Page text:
Life Insurance Beneficiary Spouse or Child: All You Need

Life insurance is a financial product that provides a death benefit to your loved ones if you pass away. When you purchase a life insurance policy, you choose a beneficiary or beneficiaries who will receive the death benefit. Your beneficiary can be any person or entity you choose, such as a spouse, child, trust, or charity.

Naming your spouse or child as your life insurance beneficiary is a common choice. After all, they are the people you love and care about most. However, it is essential to carefully consider your options before deciding.

This article will discuss all you should know about choosing a beneficiary for your life insurance especially when it comes to deciding between a child and a spouse.

Who is a Life Insurance Beneficiary?

If you die while your life insurance policy is still active, your beneficiary will be anyone who receives the death benefit. As a result, selecting a beneficiary is an important step in owning a life insurance policy. After all, it is likely that your beneficiary is the reason you have life insurance in the first place.

However, deciding who receives the payout may be more complicated than you think—state laws and policy rules can influence or even limit your options.

Who Is Eligible to Be a Life Insurance Beneficiary?

A life insurance beneficiary can be almost anyone, including individuals, organisations, and trusts. Here are some examples of common life insurance beneficiaries:

  • A person, such as your spouse.
  • Multiple people, like your children.
  • A trust.
  • Your estate.
  • A non-profit organisation.
  • A legal entity, like your company.

Some insurers limit the number of beneficiaries you can name. Be selective when compiling your list if your policy has a limit.

Why Name Your Spouse or Child as Your Life Insurance Beneficiary?

There are several reasons why people choose to name their spouse or child as their life insurance beneficiary:

  • Love and care:  Most people love and care about their spouses and children more than anyone else in the world. By naming them as beneficiaries of their life insurance policy, they can provide them with financial support in the event of their death.
  • Financial stability: A life insurance death benefit can help your spouse or child maintain their financial stability if you pass away. This can be especially important if they rely on your income to cover household expenses or if they have debt that needs to be repaid.
  • Peace of mind: Knowing that your spouse or child will be financially secure if you pass away can give you peace of mind. It can also allow you to focus on living your life without worrying about what will happen to your loved ones if you die.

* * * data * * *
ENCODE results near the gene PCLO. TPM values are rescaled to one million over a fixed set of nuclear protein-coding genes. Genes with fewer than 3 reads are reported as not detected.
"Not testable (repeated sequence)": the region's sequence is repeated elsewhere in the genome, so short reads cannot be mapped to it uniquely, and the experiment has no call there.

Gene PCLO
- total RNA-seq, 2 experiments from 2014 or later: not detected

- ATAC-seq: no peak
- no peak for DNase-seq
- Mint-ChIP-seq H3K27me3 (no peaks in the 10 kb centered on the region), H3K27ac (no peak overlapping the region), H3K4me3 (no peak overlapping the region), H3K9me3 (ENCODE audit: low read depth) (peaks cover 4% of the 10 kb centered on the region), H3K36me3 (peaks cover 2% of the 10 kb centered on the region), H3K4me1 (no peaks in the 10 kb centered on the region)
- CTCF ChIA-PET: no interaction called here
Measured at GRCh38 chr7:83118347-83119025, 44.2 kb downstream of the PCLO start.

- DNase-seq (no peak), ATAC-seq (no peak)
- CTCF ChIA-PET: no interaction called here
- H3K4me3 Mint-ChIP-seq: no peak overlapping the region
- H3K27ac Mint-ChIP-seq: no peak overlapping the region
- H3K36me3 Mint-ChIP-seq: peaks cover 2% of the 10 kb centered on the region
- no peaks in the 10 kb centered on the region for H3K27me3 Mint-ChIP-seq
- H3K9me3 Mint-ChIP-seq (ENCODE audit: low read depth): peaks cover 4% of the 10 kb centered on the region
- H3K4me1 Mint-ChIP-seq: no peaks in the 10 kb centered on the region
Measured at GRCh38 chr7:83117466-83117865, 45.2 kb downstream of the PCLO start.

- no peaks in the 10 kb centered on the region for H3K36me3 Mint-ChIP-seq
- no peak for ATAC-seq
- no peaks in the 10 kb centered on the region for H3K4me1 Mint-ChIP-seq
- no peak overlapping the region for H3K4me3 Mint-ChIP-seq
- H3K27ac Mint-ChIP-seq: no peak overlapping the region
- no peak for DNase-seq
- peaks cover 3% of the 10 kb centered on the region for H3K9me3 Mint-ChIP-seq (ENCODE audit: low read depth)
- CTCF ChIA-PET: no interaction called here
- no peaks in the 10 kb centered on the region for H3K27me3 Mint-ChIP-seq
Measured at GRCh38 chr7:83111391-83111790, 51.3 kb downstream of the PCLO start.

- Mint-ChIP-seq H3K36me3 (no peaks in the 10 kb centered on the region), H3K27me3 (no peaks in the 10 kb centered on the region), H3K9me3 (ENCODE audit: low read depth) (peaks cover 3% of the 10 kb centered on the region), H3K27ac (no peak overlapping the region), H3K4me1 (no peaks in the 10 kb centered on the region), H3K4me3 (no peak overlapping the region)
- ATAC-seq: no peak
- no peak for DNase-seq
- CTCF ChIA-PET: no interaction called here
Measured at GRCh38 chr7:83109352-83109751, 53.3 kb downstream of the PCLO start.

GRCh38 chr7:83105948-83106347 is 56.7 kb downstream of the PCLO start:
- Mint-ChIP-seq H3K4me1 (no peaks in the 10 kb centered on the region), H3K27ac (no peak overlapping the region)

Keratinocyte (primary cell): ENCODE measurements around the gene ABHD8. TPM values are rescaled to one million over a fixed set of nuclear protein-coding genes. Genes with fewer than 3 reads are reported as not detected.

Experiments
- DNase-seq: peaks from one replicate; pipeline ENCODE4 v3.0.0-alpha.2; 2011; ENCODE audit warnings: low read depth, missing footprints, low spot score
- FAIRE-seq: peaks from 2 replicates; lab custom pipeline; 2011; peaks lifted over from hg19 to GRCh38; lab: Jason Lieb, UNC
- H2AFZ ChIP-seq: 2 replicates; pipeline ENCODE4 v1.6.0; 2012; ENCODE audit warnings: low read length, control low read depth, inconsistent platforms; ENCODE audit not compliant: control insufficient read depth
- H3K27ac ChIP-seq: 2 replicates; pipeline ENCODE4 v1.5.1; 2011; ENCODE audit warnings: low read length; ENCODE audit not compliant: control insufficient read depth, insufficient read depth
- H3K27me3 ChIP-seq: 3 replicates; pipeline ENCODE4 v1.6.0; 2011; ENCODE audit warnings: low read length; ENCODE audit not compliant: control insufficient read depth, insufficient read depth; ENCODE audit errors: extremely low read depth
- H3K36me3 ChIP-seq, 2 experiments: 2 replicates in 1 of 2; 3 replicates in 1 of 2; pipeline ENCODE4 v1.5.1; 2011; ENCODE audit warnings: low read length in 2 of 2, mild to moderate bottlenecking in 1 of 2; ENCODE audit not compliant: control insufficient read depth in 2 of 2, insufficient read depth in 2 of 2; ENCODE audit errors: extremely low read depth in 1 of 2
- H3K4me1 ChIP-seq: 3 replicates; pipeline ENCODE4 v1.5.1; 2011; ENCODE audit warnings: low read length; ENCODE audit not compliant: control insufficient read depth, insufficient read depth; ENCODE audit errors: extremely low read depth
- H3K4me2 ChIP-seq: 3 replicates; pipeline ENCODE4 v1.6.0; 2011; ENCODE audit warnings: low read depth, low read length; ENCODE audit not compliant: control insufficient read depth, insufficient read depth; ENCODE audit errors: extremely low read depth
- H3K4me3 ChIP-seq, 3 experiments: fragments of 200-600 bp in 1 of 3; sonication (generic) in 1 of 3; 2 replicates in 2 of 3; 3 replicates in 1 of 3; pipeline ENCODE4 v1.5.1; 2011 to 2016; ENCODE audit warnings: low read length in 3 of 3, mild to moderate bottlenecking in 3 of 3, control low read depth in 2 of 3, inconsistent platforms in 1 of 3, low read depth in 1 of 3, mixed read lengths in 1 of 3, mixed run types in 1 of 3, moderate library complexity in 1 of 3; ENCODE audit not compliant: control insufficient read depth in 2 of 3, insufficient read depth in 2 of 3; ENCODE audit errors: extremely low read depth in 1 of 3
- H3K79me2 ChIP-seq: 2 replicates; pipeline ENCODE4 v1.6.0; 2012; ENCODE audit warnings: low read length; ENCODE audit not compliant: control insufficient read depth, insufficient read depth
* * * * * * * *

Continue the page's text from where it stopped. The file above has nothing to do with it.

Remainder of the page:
What Are the Drawbacks of Naming Your Spouse or Child as Your Life Insurance Beneficiary?

There are a few drawbacks to naming your spouse or child as your life insurance beneficiary:

  • Divorce. If you divorce your spouse, they may still be entitled to the death benefit from your life insurance policy, depending on the terms of your divorce decree.
  • Remarriage. If you remarry, your new spouse may not be entitled to the death benefit from your life insurance policy unless you specifically designate them as a beneficiary.
  • Minor children. If you name your minor children as beneficiaries of your life insurance policy, a guardian will need to be appointed to manage the death benefit on their behalf. This can be a complex and time-consuming process.

Beneficiary Selection Guidelines

When you purchase a life insurance policy, you can name a beneficiary or multiple beneficiaries. If you do not name a beneficiary, the death benefit is distributed to your estate. This can make it more difficult for any loved ones who are financially dependent on you to access those funds after your death. Payouts for policies with no beneficiaries are frequently delayed because a probate court must determine where the funds should go.

Most people name their spouse, significant other, children, or parents as beneficiaries, but there is no rule that says who can be your beneficiary. You could choose a sibling, a close friend, or even someone you trust. When deciding on your life insurance beneficiaries, consider where the funds would have the most impact in the event of your death.